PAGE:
Copyright (c) 2003 Information Today
|Breeding discusses the significance of instant messaging (IM) in communication today. By anyone’s definition, IM counts as "hip technology" and although it rides on technological components, IM is really about an interactive style of electronic conversations, replete with its own linguistic conventions.|
By anyone's definition, instant messaging, or IM for short, counts as "hip technology." Although it rides on technological components, instant messaging is really about an interactive style of electronic conversations, replete with its own linguistic conventions. It's not exactly a language of its own, but it's certainly a dialect. It's about communicating with others conversationally in real time. Savvy IMers might carry on a dozen simultaneous virtual two-way conversations, intuitively keeping track of what's been said-or not said-to each of the chatters. It all makes perfect sense to the "in crowd," yet appears cacophonous to the uninitiated. At first blush, conversations held through instant messaging appear sloppy and chaotic, yet far more nuances of expression prevail than would be read in a typical e-mail exchange. The pervasive presence of instant messaging will be ignored only by organizations willing to risk irrelevancy.
Many individuals-mostly, but not exclusively, from the younger generation-prefer instant messaging to e-mail and other forms of electronic communication. Especially in the home, but increasingly in educational and business environments, instant messaging stands as the most popular means of communication. I notice that for my own teenagers, instant messaging even displaces the telephone. For them, the virtual conversations of IM provide a level of immediacy and engagement far beyond that of e-mail. A few days ago, I was talking with some of my daughter's teenage friends, and they were interested in a particular Web site. When I offered to e-mail them the link, I was surprised that none of them kept up with an e-mail account. For that crowd, "IMing" has almost totally displaced e-mail.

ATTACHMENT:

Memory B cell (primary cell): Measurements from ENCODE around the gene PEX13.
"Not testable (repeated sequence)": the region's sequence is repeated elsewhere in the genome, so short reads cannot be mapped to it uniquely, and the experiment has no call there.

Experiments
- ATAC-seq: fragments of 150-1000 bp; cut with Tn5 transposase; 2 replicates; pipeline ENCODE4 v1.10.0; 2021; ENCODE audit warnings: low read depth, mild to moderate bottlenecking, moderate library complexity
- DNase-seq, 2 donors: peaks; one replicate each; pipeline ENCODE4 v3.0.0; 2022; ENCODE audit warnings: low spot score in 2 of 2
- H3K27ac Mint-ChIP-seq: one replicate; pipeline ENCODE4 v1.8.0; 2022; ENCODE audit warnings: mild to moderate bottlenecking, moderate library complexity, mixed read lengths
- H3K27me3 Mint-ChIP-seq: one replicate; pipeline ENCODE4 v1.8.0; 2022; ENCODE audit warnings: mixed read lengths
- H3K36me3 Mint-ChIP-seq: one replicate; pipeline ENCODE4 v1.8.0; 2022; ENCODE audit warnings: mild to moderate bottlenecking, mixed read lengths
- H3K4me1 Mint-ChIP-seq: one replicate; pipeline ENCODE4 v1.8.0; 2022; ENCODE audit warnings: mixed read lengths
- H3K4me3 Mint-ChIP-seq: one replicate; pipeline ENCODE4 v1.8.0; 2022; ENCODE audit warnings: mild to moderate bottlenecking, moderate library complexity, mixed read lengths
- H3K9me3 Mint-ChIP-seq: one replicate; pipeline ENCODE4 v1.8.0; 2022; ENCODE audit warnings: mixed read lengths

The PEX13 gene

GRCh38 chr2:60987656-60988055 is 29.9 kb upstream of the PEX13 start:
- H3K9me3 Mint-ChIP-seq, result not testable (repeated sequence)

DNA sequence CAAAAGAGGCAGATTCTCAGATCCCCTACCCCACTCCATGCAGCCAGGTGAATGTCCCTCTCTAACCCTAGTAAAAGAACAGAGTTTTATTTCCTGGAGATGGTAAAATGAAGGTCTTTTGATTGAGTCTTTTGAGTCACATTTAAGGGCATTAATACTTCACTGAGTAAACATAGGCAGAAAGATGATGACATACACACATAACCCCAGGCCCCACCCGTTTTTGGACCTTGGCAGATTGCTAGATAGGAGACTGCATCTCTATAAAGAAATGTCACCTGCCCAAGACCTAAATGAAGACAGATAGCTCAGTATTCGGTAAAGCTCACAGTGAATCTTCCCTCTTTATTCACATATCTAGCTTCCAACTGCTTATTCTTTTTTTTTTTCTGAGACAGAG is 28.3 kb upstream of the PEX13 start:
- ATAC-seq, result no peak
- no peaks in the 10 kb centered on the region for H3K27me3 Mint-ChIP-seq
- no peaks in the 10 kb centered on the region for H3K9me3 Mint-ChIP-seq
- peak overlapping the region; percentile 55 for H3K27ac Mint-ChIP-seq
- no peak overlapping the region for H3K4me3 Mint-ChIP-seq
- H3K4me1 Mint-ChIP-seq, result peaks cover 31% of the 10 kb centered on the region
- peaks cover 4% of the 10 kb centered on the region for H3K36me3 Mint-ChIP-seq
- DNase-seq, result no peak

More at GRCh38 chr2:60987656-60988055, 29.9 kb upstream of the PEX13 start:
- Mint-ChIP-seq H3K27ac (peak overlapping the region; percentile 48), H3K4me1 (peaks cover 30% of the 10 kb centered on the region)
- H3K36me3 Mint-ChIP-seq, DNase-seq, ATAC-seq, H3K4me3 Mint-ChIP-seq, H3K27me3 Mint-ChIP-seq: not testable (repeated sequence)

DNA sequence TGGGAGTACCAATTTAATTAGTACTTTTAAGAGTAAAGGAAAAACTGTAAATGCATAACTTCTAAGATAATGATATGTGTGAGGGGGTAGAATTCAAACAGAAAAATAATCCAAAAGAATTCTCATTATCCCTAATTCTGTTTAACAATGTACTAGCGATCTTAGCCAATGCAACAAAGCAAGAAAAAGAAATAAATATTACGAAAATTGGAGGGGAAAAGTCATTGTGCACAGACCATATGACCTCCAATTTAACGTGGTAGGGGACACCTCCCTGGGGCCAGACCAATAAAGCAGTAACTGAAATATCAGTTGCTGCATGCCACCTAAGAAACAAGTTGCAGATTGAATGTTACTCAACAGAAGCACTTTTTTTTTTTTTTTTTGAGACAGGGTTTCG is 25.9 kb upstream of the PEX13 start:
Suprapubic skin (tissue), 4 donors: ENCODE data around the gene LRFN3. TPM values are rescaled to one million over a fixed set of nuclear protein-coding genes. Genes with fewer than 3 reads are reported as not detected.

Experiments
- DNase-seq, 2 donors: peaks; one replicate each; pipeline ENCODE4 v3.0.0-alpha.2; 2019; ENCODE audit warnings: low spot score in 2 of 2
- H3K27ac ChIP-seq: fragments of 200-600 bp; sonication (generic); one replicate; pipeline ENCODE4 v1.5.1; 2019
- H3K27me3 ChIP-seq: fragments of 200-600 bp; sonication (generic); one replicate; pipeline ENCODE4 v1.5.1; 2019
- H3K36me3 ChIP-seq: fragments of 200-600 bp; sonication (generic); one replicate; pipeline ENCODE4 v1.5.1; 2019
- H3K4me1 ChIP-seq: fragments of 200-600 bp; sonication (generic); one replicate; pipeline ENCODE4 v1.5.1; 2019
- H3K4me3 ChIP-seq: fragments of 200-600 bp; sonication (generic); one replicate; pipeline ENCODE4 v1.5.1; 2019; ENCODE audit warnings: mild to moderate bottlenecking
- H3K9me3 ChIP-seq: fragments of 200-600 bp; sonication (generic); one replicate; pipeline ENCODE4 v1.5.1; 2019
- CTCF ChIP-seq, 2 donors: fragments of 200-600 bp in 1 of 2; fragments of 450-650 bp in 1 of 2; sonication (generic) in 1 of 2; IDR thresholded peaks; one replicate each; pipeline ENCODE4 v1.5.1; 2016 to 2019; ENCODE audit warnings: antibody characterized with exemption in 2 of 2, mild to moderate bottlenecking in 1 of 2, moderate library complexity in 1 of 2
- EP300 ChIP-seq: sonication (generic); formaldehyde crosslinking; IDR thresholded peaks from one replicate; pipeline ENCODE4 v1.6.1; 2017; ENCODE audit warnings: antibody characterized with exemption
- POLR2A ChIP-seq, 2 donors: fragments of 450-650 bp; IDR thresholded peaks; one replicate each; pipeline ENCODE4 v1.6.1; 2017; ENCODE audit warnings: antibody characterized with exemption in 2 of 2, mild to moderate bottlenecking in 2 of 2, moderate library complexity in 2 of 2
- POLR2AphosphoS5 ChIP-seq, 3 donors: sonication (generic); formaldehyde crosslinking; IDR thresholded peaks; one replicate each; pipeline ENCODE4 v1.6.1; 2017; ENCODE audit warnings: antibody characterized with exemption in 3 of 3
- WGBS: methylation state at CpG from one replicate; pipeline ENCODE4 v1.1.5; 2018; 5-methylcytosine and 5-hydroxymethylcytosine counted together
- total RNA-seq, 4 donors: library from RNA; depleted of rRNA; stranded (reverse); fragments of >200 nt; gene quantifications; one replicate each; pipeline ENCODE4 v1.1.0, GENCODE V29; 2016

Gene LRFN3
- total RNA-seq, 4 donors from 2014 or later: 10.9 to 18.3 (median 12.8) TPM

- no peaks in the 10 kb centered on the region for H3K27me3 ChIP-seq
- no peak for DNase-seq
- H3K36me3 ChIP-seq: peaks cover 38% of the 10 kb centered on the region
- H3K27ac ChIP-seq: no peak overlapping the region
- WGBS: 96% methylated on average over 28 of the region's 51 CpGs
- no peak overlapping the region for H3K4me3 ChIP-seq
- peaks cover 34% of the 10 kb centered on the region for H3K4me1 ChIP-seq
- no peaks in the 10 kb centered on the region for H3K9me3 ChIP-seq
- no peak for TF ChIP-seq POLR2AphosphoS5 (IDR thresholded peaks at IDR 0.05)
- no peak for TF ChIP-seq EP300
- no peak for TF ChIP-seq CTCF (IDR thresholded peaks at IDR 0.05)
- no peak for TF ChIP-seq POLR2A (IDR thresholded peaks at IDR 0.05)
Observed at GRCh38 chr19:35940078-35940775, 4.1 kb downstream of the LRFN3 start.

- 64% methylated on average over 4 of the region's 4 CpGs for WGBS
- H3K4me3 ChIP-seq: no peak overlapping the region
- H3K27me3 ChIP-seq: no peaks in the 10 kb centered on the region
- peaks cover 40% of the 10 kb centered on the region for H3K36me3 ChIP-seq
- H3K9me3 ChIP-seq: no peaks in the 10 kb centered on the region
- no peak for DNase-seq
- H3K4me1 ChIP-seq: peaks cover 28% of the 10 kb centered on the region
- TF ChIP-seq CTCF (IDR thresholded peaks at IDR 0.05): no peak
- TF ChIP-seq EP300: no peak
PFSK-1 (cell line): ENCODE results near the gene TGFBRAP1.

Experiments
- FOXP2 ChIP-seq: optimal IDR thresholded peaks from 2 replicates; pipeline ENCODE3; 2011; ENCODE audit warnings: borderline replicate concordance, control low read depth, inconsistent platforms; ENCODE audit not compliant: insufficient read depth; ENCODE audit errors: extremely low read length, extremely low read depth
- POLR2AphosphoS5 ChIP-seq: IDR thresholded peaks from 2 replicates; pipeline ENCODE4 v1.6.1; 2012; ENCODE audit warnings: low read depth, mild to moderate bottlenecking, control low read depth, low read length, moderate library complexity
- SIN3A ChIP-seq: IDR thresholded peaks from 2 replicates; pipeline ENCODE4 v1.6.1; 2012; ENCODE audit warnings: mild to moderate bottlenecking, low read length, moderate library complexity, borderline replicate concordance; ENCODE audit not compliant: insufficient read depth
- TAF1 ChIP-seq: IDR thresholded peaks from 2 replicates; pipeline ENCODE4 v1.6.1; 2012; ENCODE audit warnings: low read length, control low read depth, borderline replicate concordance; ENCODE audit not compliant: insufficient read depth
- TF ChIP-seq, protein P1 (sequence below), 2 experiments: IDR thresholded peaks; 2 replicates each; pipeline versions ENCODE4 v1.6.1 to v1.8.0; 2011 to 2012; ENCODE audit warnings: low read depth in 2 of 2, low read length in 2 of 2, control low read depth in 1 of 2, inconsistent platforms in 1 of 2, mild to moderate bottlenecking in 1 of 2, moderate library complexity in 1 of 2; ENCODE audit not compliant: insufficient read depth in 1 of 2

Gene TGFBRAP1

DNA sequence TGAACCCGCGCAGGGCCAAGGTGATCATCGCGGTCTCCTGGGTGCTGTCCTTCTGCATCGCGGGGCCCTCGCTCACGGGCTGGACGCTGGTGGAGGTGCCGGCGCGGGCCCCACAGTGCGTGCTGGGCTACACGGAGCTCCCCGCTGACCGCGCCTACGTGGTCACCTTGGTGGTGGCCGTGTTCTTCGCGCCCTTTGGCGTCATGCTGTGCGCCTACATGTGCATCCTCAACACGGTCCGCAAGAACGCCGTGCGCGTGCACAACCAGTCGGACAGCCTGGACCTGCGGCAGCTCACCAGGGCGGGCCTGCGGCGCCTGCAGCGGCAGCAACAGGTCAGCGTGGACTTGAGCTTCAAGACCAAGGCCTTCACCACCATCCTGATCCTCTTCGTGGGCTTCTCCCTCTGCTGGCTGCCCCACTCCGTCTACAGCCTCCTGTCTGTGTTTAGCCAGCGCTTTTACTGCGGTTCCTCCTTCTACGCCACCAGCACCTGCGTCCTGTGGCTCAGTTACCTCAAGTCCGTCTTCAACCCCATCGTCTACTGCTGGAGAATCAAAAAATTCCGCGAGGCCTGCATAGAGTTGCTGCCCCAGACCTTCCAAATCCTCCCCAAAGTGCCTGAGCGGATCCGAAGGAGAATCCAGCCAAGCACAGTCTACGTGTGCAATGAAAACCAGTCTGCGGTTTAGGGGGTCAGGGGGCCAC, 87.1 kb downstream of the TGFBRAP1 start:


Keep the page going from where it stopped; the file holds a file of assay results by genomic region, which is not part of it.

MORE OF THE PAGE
One of the downsides of e-mail lies in not knowing if or when a message you send might get answered. Not the case with IM. All instant messaging systems offer availability notification-a feature missing from both e-mail and the telephone. Knowing that a person is signed on and available for a quick electronic chat enhances the feeling of immediacy. Having your online presence available might not always be a good thing. While you may want to be online to chat with a particular individual, you may not want to be available to everyone.